Composer and conductor Hussein Janmohamed on choral singing, identity, and fostering cultural understanding

Note: This is the third story in a new series that profiles UBC School of Music alumni who have followed interesting and innovative paths to career success.

By Aryn Strickland

Photo: Vincent L. Chan

Photo: Vincent L. Chan

As a composer, conductor, and teacher, Hussein Janmohamed (BMus'96, MMus'98, MMus'14) has built a career using choral music to challenge cultural stereotypes and reframe the conversation about race in Canada. Growing up as an Ismaili Muslim in rural Alberta taught him that discrimination was an unfortunate fact of life, even in a country celebrated for its multiculturalism. And for Muslims and many other groups, he says, the issue is as pressing now as ever.

“[W]e are in a society in which there are a lot of negative representations of Islam, not only from the media but from small minorities within the faith,” he says.

For Janmohamed, challenging these stereotypes starts with combating self-stigma. After graduating from UBC with the first of two Master’s degrees, he founded the Vancouver Ismaili Youth Choir to help Muslim youth understand their dual and often plural identities.

The decision was inspired by his own formative experiences: As a young teen he found that the bridge between his two identities, the Canadian and the Ismaili, was congregational singing. Within the Ismaili community Janmohamed took part in religious devotion through ginan (Indic devotional expressions) and zikr (remembrance of the Divine) — and the experience made him aware of how powerful collective singing can be.

In high school, he found that same feeling through choral singing, an artform traditionally associated with Christian churches. He began to rethink choral music as a more open mode of collective singing and used it to combine the musicality of devotional chants with choral songs.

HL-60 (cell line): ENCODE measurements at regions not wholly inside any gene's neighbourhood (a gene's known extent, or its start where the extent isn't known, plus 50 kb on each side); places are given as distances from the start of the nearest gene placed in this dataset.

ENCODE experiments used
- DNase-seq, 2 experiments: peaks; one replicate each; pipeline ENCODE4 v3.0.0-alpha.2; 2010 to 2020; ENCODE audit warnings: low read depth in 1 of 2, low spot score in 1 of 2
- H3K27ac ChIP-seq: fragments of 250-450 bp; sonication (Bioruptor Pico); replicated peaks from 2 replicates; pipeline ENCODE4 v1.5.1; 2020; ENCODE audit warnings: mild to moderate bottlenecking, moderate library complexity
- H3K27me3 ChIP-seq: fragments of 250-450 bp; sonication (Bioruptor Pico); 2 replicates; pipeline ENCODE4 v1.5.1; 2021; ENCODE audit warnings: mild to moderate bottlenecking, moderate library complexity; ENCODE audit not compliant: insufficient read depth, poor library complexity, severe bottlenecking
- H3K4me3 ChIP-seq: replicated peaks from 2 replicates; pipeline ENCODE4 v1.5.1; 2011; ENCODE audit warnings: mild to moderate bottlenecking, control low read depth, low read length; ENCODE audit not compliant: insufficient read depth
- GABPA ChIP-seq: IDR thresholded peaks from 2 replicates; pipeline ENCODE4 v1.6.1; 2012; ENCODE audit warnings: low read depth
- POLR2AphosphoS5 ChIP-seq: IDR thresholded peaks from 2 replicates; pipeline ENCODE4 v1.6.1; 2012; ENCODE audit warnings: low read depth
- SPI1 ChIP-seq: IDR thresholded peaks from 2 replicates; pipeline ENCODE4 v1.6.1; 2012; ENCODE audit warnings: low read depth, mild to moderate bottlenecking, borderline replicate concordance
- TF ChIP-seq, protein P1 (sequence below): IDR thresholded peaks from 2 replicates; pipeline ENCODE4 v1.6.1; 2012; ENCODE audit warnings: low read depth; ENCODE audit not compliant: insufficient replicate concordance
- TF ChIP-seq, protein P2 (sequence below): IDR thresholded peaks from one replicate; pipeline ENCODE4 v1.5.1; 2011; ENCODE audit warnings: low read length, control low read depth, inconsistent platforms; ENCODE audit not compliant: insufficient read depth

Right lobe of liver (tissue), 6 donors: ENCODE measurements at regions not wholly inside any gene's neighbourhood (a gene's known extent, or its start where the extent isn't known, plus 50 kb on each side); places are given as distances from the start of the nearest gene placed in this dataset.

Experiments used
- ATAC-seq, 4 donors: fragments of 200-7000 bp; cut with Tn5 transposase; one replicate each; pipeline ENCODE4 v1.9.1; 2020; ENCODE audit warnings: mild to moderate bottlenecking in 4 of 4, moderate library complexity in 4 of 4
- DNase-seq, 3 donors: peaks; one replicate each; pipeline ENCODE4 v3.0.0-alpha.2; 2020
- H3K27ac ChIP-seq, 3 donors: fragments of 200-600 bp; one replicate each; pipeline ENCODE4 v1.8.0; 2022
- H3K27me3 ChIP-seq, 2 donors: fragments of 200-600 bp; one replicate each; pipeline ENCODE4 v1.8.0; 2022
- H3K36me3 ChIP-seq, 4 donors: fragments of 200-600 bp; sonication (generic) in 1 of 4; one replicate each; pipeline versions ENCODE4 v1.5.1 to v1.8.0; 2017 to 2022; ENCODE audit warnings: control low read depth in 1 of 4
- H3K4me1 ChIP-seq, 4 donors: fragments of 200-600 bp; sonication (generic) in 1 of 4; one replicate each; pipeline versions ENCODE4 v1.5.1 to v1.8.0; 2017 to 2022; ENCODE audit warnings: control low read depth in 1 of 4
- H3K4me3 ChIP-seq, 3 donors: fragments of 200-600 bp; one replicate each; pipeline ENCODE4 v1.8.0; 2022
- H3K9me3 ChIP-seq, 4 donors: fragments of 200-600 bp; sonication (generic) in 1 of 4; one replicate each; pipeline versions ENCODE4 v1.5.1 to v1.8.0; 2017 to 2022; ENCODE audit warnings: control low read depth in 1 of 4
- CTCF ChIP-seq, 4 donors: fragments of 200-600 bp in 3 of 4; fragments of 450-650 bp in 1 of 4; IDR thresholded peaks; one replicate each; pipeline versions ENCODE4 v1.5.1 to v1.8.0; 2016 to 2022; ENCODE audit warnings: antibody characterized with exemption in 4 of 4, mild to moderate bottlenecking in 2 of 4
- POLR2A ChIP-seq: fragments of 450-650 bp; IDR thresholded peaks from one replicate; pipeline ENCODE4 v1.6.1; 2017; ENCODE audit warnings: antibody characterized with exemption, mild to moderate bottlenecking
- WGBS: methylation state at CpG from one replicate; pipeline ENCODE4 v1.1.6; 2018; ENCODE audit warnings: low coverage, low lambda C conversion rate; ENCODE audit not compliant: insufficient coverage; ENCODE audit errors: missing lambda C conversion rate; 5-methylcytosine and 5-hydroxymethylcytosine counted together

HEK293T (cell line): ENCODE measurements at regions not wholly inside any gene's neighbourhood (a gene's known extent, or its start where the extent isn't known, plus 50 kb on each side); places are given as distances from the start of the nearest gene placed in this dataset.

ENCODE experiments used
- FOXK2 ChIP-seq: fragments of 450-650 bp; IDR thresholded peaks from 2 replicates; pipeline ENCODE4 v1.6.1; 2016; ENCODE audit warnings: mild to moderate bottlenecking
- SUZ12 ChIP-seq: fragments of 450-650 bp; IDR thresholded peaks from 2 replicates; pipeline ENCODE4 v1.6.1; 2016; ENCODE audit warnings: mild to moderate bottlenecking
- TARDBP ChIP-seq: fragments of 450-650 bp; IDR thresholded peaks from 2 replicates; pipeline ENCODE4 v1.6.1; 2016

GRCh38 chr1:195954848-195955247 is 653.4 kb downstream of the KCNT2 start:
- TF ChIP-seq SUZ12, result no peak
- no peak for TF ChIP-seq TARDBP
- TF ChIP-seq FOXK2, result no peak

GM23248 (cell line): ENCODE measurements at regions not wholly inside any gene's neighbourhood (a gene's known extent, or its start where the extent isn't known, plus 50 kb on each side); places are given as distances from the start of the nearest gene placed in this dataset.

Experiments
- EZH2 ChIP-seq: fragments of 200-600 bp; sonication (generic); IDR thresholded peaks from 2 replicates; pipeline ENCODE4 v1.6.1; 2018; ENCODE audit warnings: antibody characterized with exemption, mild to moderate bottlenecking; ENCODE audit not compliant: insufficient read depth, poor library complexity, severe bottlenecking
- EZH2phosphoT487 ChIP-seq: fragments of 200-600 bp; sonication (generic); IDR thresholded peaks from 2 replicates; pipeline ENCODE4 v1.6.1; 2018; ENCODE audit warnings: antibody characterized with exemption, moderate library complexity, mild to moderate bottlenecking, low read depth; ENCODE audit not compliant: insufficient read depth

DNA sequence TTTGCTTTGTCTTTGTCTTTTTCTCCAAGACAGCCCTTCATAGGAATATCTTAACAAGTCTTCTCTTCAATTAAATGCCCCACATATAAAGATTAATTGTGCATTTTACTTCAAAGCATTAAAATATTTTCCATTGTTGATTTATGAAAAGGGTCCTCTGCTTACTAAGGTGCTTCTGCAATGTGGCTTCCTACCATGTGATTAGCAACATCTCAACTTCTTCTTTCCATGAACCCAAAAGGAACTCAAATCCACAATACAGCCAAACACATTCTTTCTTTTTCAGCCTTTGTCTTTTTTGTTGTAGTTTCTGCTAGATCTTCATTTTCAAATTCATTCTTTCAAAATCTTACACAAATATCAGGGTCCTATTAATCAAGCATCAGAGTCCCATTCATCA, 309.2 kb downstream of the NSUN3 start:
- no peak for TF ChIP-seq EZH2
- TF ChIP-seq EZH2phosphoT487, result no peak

“In choral music there are so many layers and choral singing actually shows us what harmony can sound like when all the layers of identities come together,” he says. “One of the key elements [of the Ismaili Youth Choir] was to find ways to express cultural diversity of our community because our community is world-wide with members in Syria, Iran, Western China, Afghanistan, Tajikistan, the Indian subcontinent, Africa and the diaspora. Our cultural expression is so diverse, so as a choir we started to explore what that sounded like. There wasn’t a lot of repertoire from that part of the world that spoke to our community, so we started to make arrangements.”

 

“In choral music there are so many layers and choral singing actually shows us what harmony can sound like when all the layers of identities come together."


 

Janmohamed led the compositional work, often combining texts from the Ismaili culture with melodic structures from traditional choral songs. Janmohamed had already made a name for himself writing pieces that reflected multicultural perspectives. In 2004, he was asked by the Westcoast Sacred Arts Society in Vancouver to compose a piece with Russell Wallace from the Lil’wat nation to explore how Ismaili and Indigenous cultures could be harmonized.

Janmohamed’s unique focus on multicultural choral singing garnered success early on in his career, and led to high-profile performances and opportunities to found other diverse choirs. The piece he co-wrote with Wallace was performed for His Holiness the Dalai Lama during his visit to Vancouver in 2004. More recently he led two global Ismaili music ensembles to commemorate the 80th birthday and Diamond Jubilee of His Highness the Aga Khan.

Since assembling the Vancouver Ismaili Youth Choir, Janmohamed has gone on to be a founding co-conductor of Cor Flammae, Canada’s first queer professional choir in Vancouver, and the Awaaz Ensemble, a cross-cultural a cappella choral ensemble in Toronto.

“[The indigenous scholar and elder] Lee Maracle says that if we’re not at the table together, we can’t shape a shared future, and I think for me, how I come to the table is by bringing choral music to the cultures and traditions that I belong to,” Janmohamed says.

He says that while many audiences members tell him that they feel inspired by the interweaving of music from different cultures in his work — as in the songs currently performed by the Awaaz Ensemble — he has noticed that some people still don’t understand what his music tries to achieve. They will come to him and request songs that are less spiritual or, on the flip side, songs that sound more ‘Arabic.’

“There is not a great understanding of how music of the Muslim world is diverse or how historically Jews, Muslims, Christians and many other religious communities intersected harmoniously,” he explains.

Now working on a PhD at the University of Toronto, Janmohamed continues to explore this cultural divide in music through scholarship, while at the same time trying to close that divide through his work as a composer, conductor and singer of choral music. It is a slow, ongoing process, but Janmohamed believes we all have a desire to get there.

“We desire connection, we desire unity and healing. There is a therapeutic element to my work that tries to do that.”